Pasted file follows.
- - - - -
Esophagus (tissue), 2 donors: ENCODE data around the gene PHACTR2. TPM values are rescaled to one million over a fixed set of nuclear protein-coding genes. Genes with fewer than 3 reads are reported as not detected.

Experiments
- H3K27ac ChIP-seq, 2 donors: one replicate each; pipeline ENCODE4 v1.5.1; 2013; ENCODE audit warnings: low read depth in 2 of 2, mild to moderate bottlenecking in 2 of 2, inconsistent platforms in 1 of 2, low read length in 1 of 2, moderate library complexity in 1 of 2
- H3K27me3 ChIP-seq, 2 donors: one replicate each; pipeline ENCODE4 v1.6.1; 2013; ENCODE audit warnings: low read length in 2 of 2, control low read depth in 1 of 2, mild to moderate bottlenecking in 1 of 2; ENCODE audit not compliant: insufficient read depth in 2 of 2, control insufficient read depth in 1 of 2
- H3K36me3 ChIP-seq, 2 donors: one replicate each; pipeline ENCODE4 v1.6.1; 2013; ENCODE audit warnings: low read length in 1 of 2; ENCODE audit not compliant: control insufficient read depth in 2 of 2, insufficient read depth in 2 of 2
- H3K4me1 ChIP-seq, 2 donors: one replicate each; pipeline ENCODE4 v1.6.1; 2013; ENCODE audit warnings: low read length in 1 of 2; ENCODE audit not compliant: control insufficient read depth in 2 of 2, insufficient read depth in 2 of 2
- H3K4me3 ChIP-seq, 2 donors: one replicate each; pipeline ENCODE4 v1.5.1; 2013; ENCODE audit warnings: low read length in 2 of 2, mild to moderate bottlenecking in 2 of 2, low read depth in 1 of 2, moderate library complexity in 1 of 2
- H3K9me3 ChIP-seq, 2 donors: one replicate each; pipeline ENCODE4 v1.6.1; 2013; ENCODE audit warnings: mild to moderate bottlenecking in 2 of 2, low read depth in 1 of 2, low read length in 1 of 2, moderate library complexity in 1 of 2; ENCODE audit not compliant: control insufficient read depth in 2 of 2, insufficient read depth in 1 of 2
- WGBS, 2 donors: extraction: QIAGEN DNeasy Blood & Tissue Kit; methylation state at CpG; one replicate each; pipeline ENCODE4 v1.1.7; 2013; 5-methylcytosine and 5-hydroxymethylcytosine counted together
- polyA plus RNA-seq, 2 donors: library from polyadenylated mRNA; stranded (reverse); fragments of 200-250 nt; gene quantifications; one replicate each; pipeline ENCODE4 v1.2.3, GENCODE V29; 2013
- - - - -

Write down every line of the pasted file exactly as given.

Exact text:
Esophagus (tissue), 2 donors: ENCODE data around the gene PHACTR2. TPM values are rescaled to one million over a fixed set of nuclear protein-coding genes. Genes with fewer than 3 reads are reported as not detected.

Experiments
- H3K27ac ChIP-seq, 2 donors: one replicate each; pipeline ENCODE4 v1.5.1; 2013; ENCODE audit warnings: low read depth in 2 of 2, mild to moderate bottlenecking in 2 of 2, inconsistent platforms in 1 of 2, low read length in 1 of 2, moderate library complexity in 1 of 2
- H3K27me3 ChIP-seq, 2 donors: one replicate each; pipeline ENCODE4 v1.6.1; 2013; ENCODE audit warnings: low read length in 2 of 2, control low read depth in 1 of 2, mild to moderate bottlenecking in 1 of 2; ENCODE audit not compliant: insufficient read depth in 2 of 2, control insufficient read depth in 1 of 2
- H3K36me3 ChIP-seq, 2 donors: one replicate each; pipeline ENCODE4 v1.6.1; 2013; ENCODE audit warnings: low read length in 1 of 2; ENCODE audit not compliant: control insufficient read depth in 2 of 2, insufficient read depth in 2 of 2
- H3K4me1 ChIP-seq, 2 donors: one replicate each; pipeline ENCODE4 v1.6.1; 2013; ENCODE audit warnings: low read length in 1 of 2; ENCODE audit not compliant: control insufficient read depth in 2 of 2, insufficient read depth in 2 of 2
- H3K4me3 ChIP-seq, 2 donors: one replicate each; pipeline ENCODE4 v1.5.1; 2013; ENCODE audit warnings: low read length in 2 of 2, mild to moderate bottlenecking in 2 of 2, low read depth in 1 of 2, moderate library complexity in 1 of 2
- H3K9me3 ChIP-seq, 2 donors: one replicate each; pipeline ENCODE4 v1.6.1; 2013; ENCODE audit warnings: mild to moderate bottlenecking in 2 of 2, low read depth in 1 of 2, low read length in 1 of 2, moderate library complexity in 1 of 2; ENCODE audit not compliant: control insufficient read depth in 2 of 2, insufficient read depth in 1 of 2
- WGBS, 2 donors: extraction: QIAGEN DNeasy Blood & Tissue Kit; methylation state at CpG; one replicate each; pipeline ENCODE4 v1.1.7; 2013; 5-methylcytosine and 5-hydroxymethylcytosine counted together
- polyA plus RNA-seq, 2 donors: library from polyadenylated mRNA; stranded (reverse); fragments of 200-250 nt; gene quantifications; one replicate each; pipeline ENCODE4 v1.2.3, GENCODE V29; 2013